Santos (ASX:STO) has confirmed that it has received a US$1.4 billion offer from Papua New Guinea’s (PNG’s) national oil company Kumul Petroleum to acquire a 5% interest in the ExxonMobil-operated PNG LNG export complex from the Australian company. Crucially, the deal, if it goes through, will help Santos’ strategic about face towards oil in Alaska.
Santos has been seeking to sell down its majority share in PNG LNG for some time. Indeed, it is looking to raise much-needed cash after it recently surprised the market with its decision to develop the Pikka oil project in Alaska, expected to pump 80,000 barrels per day starting 2026.
Santos reported yesterday that it has received a binding conditional offer from Kumul with a US$55 million deposit for part payment if Santos accepts the offer.
The deal “is conditional on Kumul obtaining the waivers of certain pre-emptive rights by each other PNG LNG project participant under the project operating agreement to allow the transaction to proceed,” said Santos.
After the acquisition, the PNG state would own 22% of PNG LNG, while Santos’ shareholding would drop to 37.5%. Still, it would remain the biggest investor in the project. ExxonMobil (NYSE:XOM) operates the project with a 33% stake. Other partners include a unit of Japan’s JX Holdings, and PNG state-owned Mineral Resources Development Company.
“What isn’t clear is how PNG Government-owned Kumul will pay for its stake, which may still present some risk to the deal,” Credit Suisse analyst Saul Kavonic said in client note, adding that the government could seek funding from banks, governments or the LNG industry, reported Reuters.
The potential sale would help achieve the government’s objectives for the people of PNG to have a greater equity interest in the development of their natural resources.
Santos CEO Kevin Gallagher said the potential sale to Kumul represents an opportunity to build strategic alignment for the future development of PNG’s natural gas resources, including via PNG LNG infrastructure.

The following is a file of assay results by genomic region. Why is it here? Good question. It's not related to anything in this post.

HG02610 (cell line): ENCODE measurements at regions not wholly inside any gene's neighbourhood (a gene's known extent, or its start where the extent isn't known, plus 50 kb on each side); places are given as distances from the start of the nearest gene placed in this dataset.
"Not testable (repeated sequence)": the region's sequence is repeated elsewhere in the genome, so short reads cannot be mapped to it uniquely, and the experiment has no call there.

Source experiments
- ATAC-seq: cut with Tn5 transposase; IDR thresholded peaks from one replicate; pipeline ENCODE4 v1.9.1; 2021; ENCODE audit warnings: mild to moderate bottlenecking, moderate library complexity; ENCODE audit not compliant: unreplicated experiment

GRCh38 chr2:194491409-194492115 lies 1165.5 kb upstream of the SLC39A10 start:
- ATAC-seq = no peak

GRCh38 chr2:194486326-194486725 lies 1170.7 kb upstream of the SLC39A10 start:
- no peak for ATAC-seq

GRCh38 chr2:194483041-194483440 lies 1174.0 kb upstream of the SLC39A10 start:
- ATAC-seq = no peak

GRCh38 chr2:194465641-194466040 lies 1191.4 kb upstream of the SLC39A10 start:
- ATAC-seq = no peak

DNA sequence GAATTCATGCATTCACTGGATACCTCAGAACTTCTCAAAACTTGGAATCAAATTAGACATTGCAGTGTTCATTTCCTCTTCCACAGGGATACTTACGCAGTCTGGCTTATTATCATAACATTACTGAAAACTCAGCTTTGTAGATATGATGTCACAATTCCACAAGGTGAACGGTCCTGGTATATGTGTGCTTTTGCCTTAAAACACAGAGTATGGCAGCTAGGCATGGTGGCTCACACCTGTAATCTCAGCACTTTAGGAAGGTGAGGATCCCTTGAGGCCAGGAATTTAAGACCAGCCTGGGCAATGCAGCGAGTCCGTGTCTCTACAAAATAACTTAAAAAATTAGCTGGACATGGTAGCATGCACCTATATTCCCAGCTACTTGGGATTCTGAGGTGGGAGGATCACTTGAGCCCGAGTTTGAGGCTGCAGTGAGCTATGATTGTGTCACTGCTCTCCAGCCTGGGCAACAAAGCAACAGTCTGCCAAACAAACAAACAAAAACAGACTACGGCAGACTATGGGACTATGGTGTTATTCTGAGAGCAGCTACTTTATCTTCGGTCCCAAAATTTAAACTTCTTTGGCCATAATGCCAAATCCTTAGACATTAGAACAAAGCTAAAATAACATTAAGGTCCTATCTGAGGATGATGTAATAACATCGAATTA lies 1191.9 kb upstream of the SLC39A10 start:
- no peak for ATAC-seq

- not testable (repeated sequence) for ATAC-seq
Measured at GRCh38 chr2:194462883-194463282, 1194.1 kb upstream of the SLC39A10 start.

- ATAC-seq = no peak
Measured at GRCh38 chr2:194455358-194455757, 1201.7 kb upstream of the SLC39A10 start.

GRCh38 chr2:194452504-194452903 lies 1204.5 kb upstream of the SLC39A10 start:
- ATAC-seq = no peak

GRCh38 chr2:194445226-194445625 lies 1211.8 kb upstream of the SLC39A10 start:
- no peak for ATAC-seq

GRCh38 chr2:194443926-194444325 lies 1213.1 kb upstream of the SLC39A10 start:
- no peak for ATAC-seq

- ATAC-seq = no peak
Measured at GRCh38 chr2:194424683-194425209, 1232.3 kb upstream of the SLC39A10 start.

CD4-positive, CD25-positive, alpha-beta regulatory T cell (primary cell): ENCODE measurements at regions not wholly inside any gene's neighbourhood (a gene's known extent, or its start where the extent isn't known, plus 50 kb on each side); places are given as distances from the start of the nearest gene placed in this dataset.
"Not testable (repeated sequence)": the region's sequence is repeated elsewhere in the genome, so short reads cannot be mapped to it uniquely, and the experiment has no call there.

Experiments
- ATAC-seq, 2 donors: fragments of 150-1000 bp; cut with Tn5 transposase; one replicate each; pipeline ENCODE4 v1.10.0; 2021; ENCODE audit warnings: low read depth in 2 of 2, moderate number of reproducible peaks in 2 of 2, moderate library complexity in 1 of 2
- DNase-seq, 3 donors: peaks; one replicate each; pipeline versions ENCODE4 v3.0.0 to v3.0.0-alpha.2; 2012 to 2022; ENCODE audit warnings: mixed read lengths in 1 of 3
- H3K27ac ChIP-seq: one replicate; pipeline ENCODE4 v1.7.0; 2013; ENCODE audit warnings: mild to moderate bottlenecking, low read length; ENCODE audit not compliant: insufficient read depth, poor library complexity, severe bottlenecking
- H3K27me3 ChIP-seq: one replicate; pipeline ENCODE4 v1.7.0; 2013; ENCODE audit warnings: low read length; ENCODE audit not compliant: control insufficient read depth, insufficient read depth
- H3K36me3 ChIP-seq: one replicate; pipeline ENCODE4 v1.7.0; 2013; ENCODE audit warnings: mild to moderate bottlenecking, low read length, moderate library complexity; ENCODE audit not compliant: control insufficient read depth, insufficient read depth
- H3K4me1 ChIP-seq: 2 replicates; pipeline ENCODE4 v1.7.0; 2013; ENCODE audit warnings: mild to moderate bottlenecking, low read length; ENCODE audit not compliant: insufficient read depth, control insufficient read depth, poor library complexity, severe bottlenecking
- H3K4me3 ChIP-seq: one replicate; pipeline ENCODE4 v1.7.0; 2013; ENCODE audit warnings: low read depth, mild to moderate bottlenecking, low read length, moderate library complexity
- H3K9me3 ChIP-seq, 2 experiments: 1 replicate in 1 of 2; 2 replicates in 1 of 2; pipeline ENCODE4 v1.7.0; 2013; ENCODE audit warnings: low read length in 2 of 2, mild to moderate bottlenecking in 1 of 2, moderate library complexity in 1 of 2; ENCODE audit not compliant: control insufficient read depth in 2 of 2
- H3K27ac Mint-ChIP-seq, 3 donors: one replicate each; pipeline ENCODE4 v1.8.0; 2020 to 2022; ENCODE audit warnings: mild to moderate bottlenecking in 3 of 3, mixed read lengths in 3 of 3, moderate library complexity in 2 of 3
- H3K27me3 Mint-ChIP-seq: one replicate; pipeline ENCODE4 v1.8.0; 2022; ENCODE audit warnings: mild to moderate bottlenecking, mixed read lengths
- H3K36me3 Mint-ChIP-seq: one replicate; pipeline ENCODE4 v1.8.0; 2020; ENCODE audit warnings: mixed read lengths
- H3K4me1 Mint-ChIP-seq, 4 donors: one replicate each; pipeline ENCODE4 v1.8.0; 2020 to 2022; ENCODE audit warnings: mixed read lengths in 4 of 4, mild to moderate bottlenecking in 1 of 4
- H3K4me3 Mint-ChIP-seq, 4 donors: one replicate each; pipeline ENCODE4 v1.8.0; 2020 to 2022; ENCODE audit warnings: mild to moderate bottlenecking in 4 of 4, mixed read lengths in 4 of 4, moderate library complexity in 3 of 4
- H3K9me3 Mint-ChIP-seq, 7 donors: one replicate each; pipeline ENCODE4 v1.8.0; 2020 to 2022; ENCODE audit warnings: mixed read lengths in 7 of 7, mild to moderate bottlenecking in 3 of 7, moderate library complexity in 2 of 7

As part of the proposed transaction, Santos and Kumul will negotiate a heads of agreement to further collaborate on the development of Kumul’s regional capacity and capability, including carbon emission reduction opportunities to achieve net-zero operations, noted Santos.
Santos was targeting to raise up to $3 billion from asset sales this year but failed to find a buyer for its share in the Pikka oil project in Alaska and deferred selling equity in the Dorado oil and gas project off Western Australia while it revises development plans.
Santos Strategy Out of Touch with Global Investors
Credit Suisse said in a report last month that Santos was “selling the jewel to fund Alaska” and raised concerns about execution risk for Pikka as Santos “has never successfully never built a large project, let alone two concurrently, or in challenging Alaska.”
Balance sheet risks for PNG and Dorado remain unclear, added the bank.
The “strategic about-face is ‘out of touch’ as global investors appear to be favouring gas over oil, short cycle over long life, ESG optics, shareholder returns over growth and sticking to core competencies. Selling LNG and deferring Dorado to pursue Alaska steers against these trends,” noted Credit Suisse.
Santos “reputation for beating expectations has eroded”, in the bank’s view. “Abandoning the selldown target, and associated capital management, and the move into Alaska are a noticeable departure from expectations. Santos spent years emphasising it would stick to key PNG and Australia footprints where it adds value, rather than branch out as it has now. Santos claims the world has changed, but the actual change we see here is to Santos’ selldown plans, which couldn’t be realised, forcing a new strategy that wasn’t originally planned for.”
“The change in Santos’ tone and strategy may tarnish credibility and risks deterring new investors, we believe. That said, the CEO has the record to back himself and perhaps market perception of Alaska will evolve and improve in time,” added the bank.